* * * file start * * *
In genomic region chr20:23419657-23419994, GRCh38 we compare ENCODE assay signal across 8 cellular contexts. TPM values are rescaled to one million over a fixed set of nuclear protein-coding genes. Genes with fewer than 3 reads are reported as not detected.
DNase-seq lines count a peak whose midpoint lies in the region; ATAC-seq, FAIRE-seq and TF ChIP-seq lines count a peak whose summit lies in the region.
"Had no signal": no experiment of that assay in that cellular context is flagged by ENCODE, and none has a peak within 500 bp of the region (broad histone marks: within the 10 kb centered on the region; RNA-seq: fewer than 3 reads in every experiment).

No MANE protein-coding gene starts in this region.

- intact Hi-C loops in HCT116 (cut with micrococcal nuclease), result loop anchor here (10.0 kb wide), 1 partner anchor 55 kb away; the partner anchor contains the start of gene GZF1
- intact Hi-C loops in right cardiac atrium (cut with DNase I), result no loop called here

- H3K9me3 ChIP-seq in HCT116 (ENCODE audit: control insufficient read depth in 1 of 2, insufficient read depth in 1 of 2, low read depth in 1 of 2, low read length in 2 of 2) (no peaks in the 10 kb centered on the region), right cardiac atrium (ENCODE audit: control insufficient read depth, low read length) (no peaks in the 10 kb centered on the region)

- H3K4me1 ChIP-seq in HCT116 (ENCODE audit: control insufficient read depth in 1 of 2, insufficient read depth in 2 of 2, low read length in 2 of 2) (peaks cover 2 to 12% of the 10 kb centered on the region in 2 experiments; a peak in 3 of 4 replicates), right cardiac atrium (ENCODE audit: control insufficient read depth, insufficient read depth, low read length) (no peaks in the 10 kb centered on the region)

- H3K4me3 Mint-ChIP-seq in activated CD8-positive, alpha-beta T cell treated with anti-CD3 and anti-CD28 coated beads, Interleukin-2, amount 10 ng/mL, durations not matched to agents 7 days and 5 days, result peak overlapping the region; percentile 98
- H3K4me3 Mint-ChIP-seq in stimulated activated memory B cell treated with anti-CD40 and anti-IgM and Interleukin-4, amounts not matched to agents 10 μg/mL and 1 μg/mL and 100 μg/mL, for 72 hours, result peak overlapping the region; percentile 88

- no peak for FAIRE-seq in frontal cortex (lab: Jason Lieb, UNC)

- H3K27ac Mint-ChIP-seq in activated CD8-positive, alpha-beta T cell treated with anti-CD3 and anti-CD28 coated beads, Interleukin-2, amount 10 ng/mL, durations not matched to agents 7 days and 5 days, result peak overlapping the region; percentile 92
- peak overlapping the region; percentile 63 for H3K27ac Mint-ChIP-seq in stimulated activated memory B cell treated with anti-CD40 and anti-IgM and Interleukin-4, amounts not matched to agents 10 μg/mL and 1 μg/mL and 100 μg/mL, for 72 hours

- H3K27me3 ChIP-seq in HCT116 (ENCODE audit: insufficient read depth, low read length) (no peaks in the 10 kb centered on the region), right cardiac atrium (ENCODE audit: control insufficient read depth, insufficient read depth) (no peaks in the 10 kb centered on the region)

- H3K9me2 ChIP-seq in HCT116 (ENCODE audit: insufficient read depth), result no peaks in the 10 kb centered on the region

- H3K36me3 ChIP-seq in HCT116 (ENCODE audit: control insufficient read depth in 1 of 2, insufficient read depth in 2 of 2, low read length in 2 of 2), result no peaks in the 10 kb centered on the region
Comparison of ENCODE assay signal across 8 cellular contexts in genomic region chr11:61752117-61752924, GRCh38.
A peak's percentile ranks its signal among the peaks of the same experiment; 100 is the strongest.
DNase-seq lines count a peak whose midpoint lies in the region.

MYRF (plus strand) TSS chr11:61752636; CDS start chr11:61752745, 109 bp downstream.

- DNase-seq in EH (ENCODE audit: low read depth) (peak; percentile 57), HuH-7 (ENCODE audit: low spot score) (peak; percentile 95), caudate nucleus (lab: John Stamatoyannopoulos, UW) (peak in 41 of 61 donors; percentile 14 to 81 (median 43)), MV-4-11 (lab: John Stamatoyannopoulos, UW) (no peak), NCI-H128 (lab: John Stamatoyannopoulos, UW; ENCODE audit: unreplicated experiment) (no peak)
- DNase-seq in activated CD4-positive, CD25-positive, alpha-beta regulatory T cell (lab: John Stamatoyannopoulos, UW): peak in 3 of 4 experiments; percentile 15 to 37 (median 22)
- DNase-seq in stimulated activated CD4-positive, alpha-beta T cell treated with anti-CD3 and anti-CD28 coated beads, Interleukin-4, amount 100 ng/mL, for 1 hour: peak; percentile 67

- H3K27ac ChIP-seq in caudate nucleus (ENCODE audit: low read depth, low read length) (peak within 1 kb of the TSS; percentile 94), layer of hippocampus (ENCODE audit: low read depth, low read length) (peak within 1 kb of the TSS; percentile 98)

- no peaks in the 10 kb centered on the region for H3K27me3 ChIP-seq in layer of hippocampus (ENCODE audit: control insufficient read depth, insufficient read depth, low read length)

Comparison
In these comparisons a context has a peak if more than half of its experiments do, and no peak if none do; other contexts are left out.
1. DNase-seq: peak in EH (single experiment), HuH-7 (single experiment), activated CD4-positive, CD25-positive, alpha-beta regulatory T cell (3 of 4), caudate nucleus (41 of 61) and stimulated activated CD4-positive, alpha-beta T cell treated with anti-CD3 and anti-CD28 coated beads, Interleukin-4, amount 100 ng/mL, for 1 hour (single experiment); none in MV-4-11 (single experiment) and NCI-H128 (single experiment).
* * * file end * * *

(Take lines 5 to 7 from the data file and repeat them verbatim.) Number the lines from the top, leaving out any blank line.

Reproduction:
- intact Hi-C loops in HCT116 (cut with micrococcal nuclease), result loop anchor here (10.0 kb wide), 1 partner anchor 55 kb away; the partner anchor contains the start of gene GZF1
- intact Hi-C loops in right cardiac atrium (cut with DNase I), result no loop called here

- H3K9me3 ChIP-seq in HCT116 (ENCODE audit: control insufficient read depth in 1 of 2, insufficient read depth in 1 of 2, low read depth in 1 of 2, low read length in 2 of 2) (no peaks in the 10 kb centered on the region), right cardiac atrium (ENCODE audit: control insufficient read depth, low read length) (no peaks in the 10 kb centered on the region)